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Will challenges to Russia's ruling regime lead to a constitutional government? Can Russia develop and sustain the institutions of a market economy and a liberal state? Which groups and leaders will emerge as the agents of liberalization? These questions―which resonate today in the aftermath of the demise of the Soviet Union―were posed by Max Weber in 1905, when he decided to document the revolutionary upheaval in Tsarist Russia. Available here for the first time in English translation are Weber's chronicles of the 1905 Revolution, accompanied by two brief essays on the 1917 political crisis that prefigured the Bolshevik Revolution.
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In the spring of 1905 Weber turned the full power of his intellect to the revolutionary events in Russia. Fascinated by the world-historical importance of the revolution, and dismayed by the coverage it received in the German press, Weber set out to write his own 'chronicles'. This book is the first English-language edition of these writings, and it also includes two essays written by Weber in the aftermath of the February revolution of 1917.
Weber examines the various social classes which might function as the bearers of democratization in Russia, and comes to pessimistic conclusions. He explicitly addresses the dynamics of class conflict, as well as the conditions and consequences of revolution.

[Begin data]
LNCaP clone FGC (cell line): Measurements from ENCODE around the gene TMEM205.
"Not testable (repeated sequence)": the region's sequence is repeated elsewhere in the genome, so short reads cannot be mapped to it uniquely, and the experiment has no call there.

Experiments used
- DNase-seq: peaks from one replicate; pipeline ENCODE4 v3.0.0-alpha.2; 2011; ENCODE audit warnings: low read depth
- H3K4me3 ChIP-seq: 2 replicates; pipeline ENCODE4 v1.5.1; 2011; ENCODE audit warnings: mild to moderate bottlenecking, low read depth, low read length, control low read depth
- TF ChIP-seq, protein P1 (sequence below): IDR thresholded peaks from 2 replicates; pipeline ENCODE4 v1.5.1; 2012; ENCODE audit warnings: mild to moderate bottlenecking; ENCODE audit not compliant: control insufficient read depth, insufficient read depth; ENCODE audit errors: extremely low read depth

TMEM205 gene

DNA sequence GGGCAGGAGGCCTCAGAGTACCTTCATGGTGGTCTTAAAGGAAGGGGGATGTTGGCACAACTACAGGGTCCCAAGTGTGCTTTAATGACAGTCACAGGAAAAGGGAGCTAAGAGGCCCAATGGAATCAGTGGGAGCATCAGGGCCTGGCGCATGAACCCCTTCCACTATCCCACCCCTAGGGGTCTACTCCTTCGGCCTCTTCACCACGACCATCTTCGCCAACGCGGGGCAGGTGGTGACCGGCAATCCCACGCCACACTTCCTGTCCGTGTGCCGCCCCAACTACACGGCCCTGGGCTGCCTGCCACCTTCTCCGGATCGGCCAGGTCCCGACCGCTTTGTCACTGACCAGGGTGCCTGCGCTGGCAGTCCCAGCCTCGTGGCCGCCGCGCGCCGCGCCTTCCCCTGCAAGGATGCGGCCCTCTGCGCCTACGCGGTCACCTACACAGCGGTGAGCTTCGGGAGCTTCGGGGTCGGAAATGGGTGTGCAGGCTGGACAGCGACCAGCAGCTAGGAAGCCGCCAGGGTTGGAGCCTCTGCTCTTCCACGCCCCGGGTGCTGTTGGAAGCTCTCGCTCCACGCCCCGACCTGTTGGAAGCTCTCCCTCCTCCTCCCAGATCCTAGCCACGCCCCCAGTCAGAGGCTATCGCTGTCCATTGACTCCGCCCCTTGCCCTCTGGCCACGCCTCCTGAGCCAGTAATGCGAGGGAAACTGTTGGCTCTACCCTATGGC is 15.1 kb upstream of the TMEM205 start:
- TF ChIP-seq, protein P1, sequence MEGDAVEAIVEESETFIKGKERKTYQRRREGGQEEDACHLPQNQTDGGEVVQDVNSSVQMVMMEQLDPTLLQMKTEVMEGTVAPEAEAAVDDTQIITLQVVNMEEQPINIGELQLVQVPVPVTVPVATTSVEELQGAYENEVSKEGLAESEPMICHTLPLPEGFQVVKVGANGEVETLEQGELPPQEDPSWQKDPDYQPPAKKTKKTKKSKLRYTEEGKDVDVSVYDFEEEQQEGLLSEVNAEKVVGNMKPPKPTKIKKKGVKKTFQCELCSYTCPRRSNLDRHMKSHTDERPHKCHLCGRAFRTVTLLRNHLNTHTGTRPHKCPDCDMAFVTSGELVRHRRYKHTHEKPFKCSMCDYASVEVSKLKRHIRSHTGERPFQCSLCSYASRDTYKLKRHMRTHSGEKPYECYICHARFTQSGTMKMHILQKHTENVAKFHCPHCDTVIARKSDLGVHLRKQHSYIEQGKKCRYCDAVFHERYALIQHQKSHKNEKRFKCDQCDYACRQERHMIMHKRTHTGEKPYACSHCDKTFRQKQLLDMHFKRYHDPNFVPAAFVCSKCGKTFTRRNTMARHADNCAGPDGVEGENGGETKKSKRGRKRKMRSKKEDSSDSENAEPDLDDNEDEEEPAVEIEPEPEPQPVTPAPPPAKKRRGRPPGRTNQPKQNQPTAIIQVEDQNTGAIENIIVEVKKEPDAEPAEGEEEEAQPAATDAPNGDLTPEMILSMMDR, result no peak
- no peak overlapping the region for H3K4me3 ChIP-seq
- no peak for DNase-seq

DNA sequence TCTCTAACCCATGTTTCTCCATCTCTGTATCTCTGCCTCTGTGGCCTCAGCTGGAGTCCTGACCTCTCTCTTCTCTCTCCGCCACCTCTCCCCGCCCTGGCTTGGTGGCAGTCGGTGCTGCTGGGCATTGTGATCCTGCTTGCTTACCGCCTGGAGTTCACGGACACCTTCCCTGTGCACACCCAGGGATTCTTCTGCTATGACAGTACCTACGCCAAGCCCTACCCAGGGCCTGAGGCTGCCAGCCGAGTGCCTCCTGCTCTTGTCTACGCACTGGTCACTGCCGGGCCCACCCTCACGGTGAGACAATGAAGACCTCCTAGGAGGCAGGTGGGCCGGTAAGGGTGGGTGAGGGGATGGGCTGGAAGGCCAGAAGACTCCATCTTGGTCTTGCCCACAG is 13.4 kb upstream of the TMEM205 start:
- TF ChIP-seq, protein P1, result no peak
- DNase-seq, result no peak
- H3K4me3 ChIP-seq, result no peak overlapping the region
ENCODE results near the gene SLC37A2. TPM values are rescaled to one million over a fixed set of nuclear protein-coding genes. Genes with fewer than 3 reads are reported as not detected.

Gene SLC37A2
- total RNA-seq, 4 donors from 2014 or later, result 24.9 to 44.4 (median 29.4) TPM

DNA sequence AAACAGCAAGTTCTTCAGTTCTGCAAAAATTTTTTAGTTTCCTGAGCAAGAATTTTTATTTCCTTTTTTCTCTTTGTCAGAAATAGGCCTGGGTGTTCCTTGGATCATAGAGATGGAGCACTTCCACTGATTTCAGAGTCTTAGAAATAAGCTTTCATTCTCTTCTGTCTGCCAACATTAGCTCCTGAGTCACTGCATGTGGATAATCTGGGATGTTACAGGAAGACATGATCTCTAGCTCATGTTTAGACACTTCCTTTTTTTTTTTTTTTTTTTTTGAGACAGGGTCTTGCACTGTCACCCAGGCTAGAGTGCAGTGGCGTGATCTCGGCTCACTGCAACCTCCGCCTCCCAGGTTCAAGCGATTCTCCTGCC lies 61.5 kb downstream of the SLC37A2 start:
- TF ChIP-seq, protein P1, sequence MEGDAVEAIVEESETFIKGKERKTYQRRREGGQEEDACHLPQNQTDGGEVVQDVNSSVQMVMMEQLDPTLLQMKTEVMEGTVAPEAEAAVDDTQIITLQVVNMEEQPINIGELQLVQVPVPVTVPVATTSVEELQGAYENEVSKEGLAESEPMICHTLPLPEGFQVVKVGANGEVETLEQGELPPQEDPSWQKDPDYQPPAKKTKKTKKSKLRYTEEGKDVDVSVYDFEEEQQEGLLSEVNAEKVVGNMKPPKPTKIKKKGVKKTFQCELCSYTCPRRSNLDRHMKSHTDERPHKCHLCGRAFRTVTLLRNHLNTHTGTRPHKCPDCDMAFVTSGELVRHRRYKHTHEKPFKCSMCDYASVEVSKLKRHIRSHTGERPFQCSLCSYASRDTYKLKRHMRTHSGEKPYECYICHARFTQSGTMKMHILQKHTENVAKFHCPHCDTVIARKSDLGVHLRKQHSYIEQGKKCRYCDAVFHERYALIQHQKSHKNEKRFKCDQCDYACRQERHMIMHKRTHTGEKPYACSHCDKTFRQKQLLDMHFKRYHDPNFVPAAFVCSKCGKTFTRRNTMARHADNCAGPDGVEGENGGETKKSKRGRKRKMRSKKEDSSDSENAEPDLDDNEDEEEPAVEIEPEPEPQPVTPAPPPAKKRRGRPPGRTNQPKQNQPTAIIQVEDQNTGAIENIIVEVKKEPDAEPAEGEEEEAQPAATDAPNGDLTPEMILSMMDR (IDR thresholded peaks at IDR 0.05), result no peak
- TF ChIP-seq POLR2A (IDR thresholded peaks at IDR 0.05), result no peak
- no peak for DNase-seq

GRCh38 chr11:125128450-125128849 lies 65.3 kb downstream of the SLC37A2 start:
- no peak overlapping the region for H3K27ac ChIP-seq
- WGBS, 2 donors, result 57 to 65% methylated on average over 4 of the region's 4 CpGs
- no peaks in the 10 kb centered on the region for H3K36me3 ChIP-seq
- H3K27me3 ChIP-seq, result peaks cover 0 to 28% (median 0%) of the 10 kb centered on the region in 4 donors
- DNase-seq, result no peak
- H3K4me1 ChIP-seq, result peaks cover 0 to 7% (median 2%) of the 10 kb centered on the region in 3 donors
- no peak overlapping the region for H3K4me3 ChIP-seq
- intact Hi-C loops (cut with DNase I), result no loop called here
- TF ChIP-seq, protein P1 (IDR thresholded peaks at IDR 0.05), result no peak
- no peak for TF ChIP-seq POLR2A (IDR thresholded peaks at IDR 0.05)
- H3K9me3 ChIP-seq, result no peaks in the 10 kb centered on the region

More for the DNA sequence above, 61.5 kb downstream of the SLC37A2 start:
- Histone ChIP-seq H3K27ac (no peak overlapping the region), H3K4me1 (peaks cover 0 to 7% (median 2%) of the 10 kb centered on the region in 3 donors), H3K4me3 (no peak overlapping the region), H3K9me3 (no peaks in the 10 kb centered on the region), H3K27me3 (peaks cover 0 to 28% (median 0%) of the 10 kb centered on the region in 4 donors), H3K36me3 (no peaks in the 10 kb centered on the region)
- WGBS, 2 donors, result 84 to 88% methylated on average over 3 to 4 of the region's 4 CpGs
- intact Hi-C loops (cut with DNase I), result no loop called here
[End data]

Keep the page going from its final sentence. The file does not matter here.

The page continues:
Weber discusses the events of 1905 and February 1917, accurately predicting that 'only a disastrous European war would lead to the final overthrow of the autocracy.' He examines the issue of Russian 'liberalization' and its prospects in a way that, after the dissolution of the Soviet Union, has great relevance today.
With its close attention to detail, its acute cameos of the major players in the revolutions and its often prophetic judgment, this book is a tour-de-force of political writing. It will add a significant chapter to our understanding of Weber's life and work.
About the Author:
The Russian Revolutions will be welcomed by students and researchers in politics, sociology, modern history and Russian studies.
Max Weber (1864-1920) was a key figure in the development of the social sciences and wrote many works in the fields of sociology, politics, economics and law. In the course of his career he taught at the universities of Freiburg, Heidelberg and Munich.
Gordon C. Wells is Senior Lecturer in German at Coventry University.
Peter Baehr is Associate Professor in Sociology at the Memorial University at Newfoundland.
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Book Description Cornell University Press, 1995. Hardcover. Condition: New. Never used!. Seller Inventory # P110801431530
Book Description Cornell University Press, 1995. Hardcover. Condition: New. Seller Inventory # DADAX0801431530